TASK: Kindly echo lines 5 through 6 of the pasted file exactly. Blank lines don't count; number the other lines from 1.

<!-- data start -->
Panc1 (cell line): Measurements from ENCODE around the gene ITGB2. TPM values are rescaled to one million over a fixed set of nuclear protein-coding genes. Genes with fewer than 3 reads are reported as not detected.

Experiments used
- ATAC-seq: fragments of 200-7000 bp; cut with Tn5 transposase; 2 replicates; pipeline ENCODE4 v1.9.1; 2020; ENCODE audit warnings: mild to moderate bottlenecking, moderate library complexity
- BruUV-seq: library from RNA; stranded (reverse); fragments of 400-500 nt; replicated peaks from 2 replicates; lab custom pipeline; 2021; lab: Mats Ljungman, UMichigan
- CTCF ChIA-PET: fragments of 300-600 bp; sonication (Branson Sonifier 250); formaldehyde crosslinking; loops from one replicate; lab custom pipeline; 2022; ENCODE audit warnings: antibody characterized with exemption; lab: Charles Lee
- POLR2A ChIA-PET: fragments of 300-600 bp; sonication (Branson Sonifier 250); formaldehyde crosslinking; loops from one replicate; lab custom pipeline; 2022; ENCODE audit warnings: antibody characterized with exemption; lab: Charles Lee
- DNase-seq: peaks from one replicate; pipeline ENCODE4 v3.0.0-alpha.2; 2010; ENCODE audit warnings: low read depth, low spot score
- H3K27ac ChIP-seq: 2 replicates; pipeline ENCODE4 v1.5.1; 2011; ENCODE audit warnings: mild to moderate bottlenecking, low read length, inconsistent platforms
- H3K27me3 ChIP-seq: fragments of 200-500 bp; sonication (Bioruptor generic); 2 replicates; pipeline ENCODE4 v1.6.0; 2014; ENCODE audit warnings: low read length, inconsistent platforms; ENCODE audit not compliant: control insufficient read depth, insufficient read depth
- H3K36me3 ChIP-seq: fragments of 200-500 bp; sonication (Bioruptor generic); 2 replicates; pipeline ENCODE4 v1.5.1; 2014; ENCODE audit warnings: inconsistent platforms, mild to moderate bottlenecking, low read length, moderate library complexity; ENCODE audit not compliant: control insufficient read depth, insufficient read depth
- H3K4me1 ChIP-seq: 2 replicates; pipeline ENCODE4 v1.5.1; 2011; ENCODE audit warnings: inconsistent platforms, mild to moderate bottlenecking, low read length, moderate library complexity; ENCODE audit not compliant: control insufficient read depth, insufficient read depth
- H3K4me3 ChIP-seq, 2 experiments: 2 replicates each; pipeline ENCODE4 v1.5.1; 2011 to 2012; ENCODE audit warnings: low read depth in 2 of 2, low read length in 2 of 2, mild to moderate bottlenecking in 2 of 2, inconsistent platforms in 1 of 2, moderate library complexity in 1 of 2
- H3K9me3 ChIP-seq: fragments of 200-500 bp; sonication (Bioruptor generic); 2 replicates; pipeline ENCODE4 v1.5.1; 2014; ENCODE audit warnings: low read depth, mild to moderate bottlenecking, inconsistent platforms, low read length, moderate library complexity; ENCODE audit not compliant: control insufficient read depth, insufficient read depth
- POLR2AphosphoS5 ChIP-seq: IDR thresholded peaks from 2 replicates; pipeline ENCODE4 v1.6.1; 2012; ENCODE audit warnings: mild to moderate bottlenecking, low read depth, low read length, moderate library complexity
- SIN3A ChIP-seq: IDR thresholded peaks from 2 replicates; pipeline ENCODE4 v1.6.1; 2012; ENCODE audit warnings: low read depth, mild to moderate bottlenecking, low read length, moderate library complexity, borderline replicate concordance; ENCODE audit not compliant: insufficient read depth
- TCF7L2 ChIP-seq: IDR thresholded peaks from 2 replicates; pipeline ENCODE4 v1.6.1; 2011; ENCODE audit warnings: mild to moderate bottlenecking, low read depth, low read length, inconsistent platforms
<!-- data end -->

- CTCF ChIA-PET: fragments of 300-600 bp; sonication (Branson Sonifier 250); formaldehyde crosslinking; loops from one replicate; lab custom pipeline; 2022; ENCODE audit warnings: antibody characterized with exemption; lab: Charles Lee
- POLR2A ChIA-PET: fragments of 300-600 bp; sonication (Branson Sonifier 250); formaldehyde crosslinking; loops from one replicate; lab custom pipeline; 2022; ENCODE audit warnings: antibody characterized with exemption; lab: Charles Lee